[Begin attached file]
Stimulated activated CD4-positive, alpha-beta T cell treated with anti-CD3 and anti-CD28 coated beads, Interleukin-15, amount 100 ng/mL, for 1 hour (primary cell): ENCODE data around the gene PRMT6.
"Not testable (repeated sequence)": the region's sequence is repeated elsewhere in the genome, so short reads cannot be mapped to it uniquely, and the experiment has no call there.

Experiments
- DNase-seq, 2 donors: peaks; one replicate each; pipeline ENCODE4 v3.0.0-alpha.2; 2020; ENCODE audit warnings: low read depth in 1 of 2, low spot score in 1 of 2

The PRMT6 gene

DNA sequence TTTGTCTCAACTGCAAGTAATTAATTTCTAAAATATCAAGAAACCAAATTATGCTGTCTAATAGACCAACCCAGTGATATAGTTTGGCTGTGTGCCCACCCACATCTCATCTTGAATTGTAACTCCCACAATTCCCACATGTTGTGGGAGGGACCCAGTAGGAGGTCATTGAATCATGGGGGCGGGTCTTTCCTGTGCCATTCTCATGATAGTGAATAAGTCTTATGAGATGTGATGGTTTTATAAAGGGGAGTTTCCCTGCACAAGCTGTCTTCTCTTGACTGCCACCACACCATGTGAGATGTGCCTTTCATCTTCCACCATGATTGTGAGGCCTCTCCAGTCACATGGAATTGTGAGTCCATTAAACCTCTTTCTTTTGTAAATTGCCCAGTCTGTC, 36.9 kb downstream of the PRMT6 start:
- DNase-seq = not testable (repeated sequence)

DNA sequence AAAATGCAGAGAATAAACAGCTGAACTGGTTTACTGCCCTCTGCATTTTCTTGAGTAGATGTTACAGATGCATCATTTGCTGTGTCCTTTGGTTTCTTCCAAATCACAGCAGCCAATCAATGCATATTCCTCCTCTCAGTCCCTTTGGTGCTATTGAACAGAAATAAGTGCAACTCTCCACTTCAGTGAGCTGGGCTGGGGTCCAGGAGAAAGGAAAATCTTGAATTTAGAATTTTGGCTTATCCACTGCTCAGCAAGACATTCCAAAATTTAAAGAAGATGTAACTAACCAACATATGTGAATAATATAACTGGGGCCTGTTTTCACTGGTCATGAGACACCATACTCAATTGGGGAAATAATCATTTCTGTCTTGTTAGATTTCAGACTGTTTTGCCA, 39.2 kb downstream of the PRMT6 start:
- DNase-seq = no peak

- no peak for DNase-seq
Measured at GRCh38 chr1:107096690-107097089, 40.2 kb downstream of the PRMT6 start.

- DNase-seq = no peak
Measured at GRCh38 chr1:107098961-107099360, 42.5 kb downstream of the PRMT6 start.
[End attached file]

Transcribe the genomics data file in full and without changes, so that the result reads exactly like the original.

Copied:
Stimulated activated CD4-positive, alpha-beta T cell treated with anti-CD3 and anti-CD28 coated beads, Interleukin-15, amount 100 ng/mL, for 1 hour (primary cell): ENCODE data around the gene PRMT6.
"Not testable (repeated sequence)": the region's sequence is repeated elsewhere in the genome, so short reads cannot be mapped to it uniquely, and the experiment has no call there.

Experiments
- DNase-seq, 2 donors: peaks; one replicate each; pipeline ENCODE4 v3.0.0-alpha.2; 2020; ENCODE audit warnings: low read depth in 1 of 2, low spot score in 1 of 2

The PRMT6 gene

DNA sequence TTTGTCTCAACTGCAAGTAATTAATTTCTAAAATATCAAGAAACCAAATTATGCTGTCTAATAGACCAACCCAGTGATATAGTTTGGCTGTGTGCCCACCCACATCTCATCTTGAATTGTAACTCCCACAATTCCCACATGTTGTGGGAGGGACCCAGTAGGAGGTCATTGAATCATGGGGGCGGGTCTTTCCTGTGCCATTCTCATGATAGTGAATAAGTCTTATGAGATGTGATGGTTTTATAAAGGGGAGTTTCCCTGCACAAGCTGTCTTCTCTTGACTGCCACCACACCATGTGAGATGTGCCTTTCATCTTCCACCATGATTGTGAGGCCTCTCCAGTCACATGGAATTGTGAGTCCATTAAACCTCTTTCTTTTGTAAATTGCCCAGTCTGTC, 36.9 kb downstream of the PRMT6 start:
- DNase-seq = not testable (repeated sequence)

DNA sequence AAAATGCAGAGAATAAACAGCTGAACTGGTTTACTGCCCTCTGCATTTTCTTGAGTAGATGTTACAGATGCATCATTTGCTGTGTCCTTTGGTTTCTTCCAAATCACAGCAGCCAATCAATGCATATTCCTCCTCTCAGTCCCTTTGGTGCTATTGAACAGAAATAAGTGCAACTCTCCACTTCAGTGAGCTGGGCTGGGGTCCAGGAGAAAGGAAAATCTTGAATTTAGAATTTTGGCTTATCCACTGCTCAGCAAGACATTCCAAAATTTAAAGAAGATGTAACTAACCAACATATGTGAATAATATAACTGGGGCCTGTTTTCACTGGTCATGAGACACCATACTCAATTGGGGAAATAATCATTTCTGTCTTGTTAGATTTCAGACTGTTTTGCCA, 39.2 kb downstream of the PRMT6 start:
- DNase-seq = no peak

- no peak for DNase-seq
Measured at GRCh38 chr1:107096690-107097089, 40.2 kb downstream of the PRMT6 start.

- DNase-seq = no peak
Measured at GRCh38 chr1:107098961-107099360, 42.5 kb downstream of the PRMT6 start.